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Computational Modeling of Teaching and Learning through Application of Evolutionary Algorithms

by Richard Lamb 1,* and Joshua Premo 2
Department of Teaching and Learning, Washington State University, 332 Cleveland Hall, Pullman, WA 99164-1227, USA
School of Biological Sciences, Washington State University, 297 Eastlick Hall, Pullman, WA 99164-1227, USA
Author to whom correspondence should be addressed.
Academic Editor: Demos T. Tsahalis
Computation 2015, 3(3), 427-443;
Received: 7 May 2015 / Accepted: 28 August 2015 / Published: 2 September 2015
(This article belongs to the Section Computational Biology)
Within the mind, there are a myriad of ideas that make sense within the bounds of everyday experience, but are not reflective of how the world actually exists; this is particularly true in the domain of science. Classroom learning with teacher explanation are a bridge through which these naive understandings can be brought in line with scientific reality. The purpose of this paper is to examine how the application of a Multiobjective Evolutionary Algorithm (MOEA) can work in concert with an existing computational-model to effectively model critical-thinking in the science classroom. An evolutionary algorithm is an algorithm that iteratively optimizes machine learning based computational models. The research question is, does the application of an evolutionary algorithm provide a means to optimize the Student Task and Cognition Model (STAC-M) and does the optimized model sufficiently represent and predict teaching and learning outcomes in the science classroom? Within this computational study, the authors outline and simulate the effect of teaching on the ability of a “virtual” student to solve a Piagetian task. Using the Student Task and Cognition Model (STAC-M) a computational model of student cognitive processing in science class developed in 2013, the authors complete a computational experiment which examines the role of cognitive retraining on student learning. Comparison of the STAC-M and the STAC-M with inclusion of the Multiobjective Evolutionary Algorithm shows greater success in solving the Piagetian science-tasks post cognitive retraining with the Multiobjective Evolutionary Algorithm. This illustrates the potential uses of cognitive and neuropsychological computational modeling in educational research. The authors also outline the limitations and assumptions of computational modeling. View Full-Text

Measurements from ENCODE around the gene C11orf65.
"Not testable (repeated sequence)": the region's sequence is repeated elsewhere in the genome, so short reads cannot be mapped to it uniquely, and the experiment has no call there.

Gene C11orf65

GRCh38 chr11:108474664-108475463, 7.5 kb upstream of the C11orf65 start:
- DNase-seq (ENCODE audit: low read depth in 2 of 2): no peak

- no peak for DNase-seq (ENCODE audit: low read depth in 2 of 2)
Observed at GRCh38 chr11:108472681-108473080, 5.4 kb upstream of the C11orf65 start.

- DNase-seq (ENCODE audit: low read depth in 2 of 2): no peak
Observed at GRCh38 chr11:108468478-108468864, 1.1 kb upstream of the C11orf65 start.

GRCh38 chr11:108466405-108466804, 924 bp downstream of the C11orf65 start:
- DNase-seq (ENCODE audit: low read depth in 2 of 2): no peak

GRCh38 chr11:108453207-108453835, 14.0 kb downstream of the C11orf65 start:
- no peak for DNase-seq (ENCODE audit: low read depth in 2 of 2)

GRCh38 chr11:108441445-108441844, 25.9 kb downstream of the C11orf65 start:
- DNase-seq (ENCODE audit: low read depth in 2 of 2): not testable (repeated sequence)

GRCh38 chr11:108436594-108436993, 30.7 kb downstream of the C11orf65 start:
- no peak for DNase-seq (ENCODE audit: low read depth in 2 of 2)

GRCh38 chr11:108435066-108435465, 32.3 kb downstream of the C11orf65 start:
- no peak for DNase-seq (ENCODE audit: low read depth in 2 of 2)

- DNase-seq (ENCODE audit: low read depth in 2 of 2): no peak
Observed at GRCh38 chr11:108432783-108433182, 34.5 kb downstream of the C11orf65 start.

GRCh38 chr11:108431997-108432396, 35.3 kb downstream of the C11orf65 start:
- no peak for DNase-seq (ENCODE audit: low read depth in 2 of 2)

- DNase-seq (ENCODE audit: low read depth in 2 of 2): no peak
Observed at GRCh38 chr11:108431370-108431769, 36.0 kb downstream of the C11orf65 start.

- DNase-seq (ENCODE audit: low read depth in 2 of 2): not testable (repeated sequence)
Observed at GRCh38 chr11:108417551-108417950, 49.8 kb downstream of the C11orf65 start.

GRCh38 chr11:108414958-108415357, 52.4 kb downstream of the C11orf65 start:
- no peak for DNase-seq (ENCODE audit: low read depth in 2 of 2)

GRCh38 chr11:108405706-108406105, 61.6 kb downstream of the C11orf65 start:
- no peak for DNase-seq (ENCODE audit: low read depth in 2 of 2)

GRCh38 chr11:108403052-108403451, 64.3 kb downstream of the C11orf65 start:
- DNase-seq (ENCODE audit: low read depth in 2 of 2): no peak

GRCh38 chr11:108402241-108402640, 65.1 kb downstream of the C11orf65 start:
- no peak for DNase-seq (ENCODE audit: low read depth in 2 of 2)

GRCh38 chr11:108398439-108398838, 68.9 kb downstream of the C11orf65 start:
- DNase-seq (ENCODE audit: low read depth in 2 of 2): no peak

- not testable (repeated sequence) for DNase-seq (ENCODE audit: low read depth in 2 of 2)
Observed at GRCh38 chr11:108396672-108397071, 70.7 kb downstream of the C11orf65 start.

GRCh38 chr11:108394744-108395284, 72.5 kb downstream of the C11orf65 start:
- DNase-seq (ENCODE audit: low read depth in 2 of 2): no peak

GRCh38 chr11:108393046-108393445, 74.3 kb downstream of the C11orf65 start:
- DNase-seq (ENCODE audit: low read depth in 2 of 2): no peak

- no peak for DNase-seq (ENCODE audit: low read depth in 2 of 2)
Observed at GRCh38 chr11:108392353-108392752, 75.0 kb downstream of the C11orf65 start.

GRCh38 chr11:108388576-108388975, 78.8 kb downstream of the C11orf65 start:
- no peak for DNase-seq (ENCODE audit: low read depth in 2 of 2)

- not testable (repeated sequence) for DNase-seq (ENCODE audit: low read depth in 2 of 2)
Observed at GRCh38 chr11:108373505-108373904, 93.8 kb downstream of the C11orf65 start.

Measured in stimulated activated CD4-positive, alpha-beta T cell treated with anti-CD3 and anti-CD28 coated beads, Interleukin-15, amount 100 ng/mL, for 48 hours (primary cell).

Keywords: cognition; computational model; teaching and learning; science education cognition; computational model; teaching and learning; science education
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Lamb, R.; Premo, J. Computational Modeling of Teaching and Learning through Application of Evolutionary Algorithms. Computation 2015, 3, 427-443.

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